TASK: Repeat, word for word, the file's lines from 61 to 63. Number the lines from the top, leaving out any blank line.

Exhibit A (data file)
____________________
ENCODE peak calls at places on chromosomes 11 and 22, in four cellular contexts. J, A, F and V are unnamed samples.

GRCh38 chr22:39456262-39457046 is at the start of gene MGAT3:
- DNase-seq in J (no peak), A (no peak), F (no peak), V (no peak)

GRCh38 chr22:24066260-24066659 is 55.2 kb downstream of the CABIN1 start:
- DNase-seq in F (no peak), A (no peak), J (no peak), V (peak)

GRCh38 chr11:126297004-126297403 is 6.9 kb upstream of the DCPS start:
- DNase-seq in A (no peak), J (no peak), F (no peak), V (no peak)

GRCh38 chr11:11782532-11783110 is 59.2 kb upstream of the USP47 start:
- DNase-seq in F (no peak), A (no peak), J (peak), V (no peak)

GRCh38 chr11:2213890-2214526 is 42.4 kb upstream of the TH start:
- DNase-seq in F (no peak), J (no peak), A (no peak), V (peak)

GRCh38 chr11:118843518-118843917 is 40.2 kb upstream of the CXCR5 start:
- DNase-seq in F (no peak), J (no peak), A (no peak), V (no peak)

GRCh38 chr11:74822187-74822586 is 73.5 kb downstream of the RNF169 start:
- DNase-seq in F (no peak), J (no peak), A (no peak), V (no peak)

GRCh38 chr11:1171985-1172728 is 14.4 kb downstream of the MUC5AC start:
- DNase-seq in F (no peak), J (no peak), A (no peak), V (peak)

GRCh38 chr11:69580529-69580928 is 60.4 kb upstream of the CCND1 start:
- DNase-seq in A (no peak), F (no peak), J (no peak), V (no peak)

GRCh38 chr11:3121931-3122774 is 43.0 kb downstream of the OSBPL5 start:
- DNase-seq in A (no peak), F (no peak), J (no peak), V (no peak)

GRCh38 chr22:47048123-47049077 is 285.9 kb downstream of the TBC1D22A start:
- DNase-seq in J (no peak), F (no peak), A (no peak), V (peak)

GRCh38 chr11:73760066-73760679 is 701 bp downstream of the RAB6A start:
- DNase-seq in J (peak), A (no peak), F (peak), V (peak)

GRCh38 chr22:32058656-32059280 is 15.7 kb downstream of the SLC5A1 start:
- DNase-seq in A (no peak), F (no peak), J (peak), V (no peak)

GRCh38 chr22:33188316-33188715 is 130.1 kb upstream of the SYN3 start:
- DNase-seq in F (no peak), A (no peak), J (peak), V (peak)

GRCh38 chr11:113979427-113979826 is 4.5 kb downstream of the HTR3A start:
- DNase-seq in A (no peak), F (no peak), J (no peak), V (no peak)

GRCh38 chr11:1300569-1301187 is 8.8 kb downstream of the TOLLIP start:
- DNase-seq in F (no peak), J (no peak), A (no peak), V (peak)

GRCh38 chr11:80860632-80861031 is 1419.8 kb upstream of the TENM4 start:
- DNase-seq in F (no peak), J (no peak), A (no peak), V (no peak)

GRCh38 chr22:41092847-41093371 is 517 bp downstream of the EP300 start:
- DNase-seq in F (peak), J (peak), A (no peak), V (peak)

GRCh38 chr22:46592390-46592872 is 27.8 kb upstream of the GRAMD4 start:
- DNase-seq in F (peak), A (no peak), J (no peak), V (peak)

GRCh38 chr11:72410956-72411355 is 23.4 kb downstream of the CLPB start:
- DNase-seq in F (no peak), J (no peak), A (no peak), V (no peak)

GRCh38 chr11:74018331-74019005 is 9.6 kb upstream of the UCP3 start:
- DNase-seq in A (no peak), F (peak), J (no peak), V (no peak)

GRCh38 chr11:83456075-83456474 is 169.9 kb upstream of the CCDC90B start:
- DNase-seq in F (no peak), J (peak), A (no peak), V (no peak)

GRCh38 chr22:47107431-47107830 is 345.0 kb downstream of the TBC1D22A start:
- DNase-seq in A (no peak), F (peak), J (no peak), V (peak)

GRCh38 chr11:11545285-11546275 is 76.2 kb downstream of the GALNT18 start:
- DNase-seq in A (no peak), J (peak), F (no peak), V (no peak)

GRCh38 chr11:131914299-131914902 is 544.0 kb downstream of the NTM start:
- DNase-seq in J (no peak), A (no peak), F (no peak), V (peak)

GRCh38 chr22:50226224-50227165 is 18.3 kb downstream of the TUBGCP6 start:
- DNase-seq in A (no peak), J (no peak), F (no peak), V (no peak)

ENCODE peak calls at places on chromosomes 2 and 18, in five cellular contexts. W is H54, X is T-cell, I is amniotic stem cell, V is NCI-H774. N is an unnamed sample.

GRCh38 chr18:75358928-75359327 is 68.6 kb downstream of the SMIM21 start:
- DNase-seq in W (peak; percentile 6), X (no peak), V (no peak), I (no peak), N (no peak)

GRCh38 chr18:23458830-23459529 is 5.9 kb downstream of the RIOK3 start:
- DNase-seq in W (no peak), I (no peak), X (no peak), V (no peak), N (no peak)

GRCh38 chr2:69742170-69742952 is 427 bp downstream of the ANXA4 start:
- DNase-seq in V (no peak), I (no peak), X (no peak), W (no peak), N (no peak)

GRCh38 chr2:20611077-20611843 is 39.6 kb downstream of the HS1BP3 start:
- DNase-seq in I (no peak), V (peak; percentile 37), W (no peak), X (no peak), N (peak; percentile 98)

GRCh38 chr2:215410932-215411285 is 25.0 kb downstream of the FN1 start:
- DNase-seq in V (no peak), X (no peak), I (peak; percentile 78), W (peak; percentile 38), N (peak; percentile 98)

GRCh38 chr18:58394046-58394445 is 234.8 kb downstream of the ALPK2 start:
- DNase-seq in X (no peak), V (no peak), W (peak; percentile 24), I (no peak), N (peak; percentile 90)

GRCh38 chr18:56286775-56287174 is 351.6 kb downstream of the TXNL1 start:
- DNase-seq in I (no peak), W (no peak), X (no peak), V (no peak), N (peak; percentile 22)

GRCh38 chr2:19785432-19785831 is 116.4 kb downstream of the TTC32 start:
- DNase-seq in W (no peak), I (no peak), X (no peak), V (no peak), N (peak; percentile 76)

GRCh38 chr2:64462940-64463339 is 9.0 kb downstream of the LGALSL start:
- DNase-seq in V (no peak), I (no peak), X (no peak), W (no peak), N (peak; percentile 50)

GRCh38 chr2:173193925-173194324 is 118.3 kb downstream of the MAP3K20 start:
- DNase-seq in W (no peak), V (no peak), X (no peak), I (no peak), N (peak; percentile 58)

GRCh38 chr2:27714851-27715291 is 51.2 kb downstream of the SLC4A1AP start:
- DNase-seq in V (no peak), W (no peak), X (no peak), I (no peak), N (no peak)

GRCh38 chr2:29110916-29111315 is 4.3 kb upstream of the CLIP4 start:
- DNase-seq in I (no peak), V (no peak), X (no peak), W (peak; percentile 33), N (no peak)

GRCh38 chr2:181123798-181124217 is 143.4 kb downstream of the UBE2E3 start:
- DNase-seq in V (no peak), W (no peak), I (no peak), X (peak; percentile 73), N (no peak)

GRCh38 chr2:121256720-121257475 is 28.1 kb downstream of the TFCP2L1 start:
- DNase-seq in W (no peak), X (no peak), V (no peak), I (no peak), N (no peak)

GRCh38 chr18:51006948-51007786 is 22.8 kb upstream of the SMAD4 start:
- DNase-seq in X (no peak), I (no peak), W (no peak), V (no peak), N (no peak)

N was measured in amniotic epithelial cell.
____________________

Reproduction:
GRCh38 chr2:20611077-20611843 is 39.6 kb downstream of the HS1BP3 start:
- DNase-seq in I (no peak), V (peak; percentile 37), W (no peak), X (no peak), N (peak; percentile 98)

GRCh38 chr2:215410932-215411285 is 25.0 kb downstream of the FN1 start: